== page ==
WASHINGTON DC – Today experts at the American Institute for Cancer Research (AICR), which studies how diet, weight and physical activity affect cancer risk, expressed dissatisfaction with the newly released 2015 Dietary Guidelines for Americans.
In particular, the cancer research and education charity voiced concern that the authors of the Guidelines ignored the advice of their own scientific advisors and caved to meat industry pressure by disregarding clear and convincing evidence on the roles that red and processed meat play in in cancer risk.
AICR acknowledged, however, that the Guidelines’ new, stronger language on sugar – advising Americans to limit their intake to no more than 10 percent of daily calories – is a step in the right direction. Diets high in sugar encourage overweight and obesity, and AICR research shows that excess body fat is a risk factor for ten different cancers.
Lobbying Efforts Impact American Health
“As an organization dedicated to cancer prevention, we are dismayed to see that the Dietary Guidelines have allowed lobbying efforts to supersede the scientific evidence, when it comes to meat and cancer risk,” said AICR Vice-President for Research Susan Higginbotham PhD, RD. She added, “The Dietary Guidelines have a profound and positive health impact on so many children, older adults and families in the U.S.; this failure to embrace decades of research with the potential to save thousands of American lives represents a missed opportunity.”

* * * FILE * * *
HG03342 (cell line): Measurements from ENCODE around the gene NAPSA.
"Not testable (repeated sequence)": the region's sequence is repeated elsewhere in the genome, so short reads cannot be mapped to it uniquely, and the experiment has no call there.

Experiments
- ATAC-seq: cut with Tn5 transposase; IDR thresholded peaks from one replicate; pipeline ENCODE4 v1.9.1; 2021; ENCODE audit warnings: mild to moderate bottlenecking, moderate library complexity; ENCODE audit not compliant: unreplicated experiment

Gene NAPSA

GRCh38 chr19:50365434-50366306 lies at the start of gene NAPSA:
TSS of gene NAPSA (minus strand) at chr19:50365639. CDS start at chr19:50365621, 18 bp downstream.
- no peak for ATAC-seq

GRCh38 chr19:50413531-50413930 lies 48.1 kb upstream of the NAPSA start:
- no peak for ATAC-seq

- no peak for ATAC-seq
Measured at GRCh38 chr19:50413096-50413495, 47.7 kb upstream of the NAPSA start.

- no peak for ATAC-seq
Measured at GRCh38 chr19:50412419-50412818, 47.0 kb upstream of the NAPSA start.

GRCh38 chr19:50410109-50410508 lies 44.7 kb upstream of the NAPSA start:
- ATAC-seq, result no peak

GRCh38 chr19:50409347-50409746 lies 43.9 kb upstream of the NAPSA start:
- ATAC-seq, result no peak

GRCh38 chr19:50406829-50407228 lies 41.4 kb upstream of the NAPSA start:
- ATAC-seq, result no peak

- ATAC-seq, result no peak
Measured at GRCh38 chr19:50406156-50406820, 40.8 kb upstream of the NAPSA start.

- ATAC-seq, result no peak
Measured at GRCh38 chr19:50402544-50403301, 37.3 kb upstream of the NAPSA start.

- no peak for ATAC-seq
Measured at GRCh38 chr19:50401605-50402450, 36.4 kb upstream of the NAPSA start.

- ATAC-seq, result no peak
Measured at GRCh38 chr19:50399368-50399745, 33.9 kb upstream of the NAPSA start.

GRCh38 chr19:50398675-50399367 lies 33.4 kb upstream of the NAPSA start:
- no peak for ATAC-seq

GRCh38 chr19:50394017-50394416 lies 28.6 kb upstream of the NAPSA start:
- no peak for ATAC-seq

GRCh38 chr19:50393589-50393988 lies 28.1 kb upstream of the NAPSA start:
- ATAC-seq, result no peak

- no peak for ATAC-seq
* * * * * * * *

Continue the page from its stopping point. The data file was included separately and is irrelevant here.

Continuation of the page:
AICR research has shown that diets high in red meat are convincingly linked to colorectal cancer. For years, AICR has urged the authors of the Dietary Guidelines to join them in calling on Americans to limit consumption of red meat and avoid processed meat. Earlier this year, the Dietary Guidelines Advisory Committee, an independent team of scientists tasked with compiling evidence and making recommendations for the government officials who write the final Dietary Guidelines, cited AICR’s evidence and advice.
Yet once again, the Guidelines instruct Americans only to “choose lean meats.”
One Voice on Sugar
Similarly, AICR advises avoiding sugary drinks and limiting “energy-dense” foods with added sugars. Earlier this year AICR joined many other national health organizations in urging the authors of the Dietary Guidelines to include more specific advice for Americans.
“We estimate that avoiding obesity could prevent almost 122,000 U.S. cases of cancer every year,” said AICR’s Head of Nutrition Programs Alice Bender, MS, RDN. “Today, the US Dietary Guidelines authors presented Americans with clear, actionable advice on sugar consumption that will have a positive impact on public health,” she continued. “Their failure to do the same with respect to red and processed meat, despite clear and convincing scientific evidence, is a blow to all who believe that research should have a more central role in shaping the American diet than industry lobbyists.”
Editor’s Notes: The conclusions and report Food, Nutrition, Physical Activity and the Prevention of Colorectal Cancer, is available on the CUP pages.